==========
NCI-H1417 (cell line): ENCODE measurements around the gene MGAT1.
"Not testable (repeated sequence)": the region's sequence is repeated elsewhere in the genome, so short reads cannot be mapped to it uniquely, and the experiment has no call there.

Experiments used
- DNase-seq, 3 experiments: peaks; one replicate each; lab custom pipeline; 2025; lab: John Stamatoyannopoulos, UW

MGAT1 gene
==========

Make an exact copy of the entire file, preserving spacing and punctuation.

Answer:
NCI-H1417 (cell line): ENCODE measurements around the gene MGAT1.
"Not testable (repeated sequence)": the region's sequence is repeated elsewhere in the genome, so short reads cannot be mapped to it uniquely, and the experiment has no call there.

Experiments used
- DNase-seq, 3 experiments: peaks; one replicate each; lab custom pipeline; 2025; lab: John Stamatoyannopoulos, UW

MGAT1 gene